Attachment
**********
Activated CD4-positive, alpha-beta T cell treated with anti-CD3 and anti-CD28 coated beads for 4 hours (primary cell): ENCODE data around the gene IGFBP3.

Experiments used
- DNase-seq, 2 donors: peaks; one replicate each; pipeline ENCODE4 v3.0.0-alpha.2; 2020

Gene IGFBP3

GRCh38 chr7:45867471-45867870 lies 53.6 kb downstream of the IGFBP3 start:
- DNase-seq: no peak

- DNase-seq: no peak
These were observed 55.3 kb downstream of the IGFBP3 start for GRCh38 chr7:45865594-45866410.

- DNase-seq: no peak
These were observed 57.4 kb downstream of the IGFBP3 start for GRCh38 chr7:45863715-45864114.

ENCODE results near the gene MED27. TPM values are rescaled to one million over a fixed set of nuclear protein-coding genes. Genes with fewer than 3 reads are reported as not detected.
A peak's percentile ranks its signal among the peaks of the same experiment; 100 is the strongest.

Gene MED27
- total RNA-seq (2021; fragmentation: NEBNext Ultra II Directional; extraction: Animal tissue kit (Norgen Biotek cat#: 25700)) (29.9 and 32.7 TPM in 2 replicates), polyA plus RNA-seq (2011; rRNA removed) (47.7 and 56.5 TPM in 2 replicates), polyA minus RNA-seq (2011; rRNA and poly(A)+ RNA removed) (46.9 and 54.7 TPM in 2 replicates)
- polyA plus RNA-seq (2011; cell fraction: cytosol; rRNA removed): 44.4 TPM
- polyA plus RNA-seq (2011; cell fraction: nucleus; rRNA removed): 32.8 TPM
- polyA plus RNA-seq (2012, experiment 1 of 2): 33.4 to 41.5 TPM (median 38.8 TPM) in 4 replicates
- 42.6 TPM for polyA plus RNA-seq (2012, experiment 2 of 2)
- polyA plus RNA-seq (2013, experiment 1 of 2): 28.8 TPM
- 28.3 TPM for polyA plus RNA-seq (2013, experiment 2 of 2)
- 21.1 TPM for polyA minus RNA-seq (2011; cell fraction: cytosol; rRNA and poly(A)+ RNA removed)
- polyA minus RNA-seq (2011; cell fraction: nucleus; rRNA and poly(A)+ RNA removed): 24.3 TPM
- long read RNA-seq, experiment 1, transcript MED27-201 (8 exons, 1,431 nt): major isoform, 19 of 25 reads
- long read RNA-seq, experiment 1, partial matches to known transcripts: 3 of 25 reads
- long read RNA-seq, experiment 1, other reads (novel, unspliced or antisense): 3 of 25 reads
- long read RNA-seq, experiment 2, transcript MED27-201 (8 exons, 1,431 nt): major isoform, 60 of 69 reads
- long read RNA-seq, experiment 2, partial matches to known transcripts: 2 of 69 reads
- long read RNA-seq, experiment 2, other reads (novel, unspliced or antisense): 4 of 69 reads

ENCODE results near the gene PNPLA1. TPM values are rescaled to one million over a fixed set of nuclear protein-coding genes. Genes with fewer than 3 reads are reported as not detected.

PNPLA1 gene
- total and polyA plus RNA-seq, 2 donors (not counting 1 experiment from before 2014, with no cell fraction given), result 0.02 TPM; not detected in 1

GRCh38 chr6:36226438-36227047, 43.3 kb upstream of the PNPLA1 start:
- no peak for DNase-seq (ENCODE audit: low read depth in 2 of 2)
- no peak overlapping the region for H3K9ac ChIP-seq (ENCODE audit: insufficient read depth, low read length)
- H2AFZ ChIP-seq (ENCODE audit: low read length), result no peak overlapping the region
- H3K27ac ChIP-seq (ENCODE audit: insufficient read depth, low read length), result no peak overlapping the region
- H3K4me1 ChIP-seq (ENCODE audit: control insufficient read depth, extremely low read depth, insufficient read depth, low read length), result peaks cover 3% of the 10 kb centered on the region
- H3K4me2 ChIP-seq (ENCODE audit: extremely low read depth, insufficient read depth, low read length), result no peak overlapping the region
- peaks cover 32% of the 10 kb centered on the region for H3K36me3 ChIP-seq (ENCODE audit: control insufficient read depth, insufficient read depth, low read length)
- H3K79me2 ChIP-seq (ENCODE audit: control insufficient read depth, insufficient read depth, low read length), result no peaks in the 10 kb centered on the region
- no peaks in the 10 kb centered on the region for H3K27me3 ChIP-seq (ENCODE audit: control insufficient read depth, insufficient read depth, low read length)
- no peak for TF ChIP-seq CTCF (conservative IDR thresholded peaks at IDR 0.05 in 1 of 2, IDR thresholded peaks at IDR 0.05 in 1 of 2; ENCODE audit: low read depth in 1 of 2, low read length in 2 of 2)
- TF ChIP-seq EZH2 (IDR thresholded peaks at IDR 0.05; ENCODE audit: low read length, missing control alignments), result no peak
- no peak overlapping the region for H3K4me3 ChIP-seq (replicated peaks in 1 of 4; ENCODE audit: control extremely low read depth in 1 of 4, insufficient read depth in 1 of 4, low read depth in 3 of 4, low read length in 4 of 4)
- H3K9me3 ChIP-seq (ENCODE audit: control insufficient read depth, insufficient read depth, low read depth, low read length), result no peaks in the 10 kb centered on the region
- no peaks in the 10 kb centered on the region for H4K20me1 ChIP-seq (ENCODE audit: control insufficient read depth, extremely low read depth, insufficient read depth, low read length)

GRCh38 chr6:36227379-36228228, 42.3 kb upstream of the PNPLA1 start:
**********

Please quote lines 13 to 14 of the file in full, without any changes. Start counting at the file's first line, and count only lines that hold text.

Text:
Gene MED27
- total RNA-seq (2021; fragmentation: NEBNext Ultra II Directional; extraction: Animal tissue kit (Norgen Biotek cat#: 25700)) (29.9 and 32.7 TPM in 2 replicates), polyA plus RNA-seq (2011; rRNA removed) (47.7 and 56.5 TPM in 2 replicates), polyA minus RNA-seq (2011; rRNA and poly(A)+ RNA removed) (46.9 and 54.7 TPM in 2 replicates)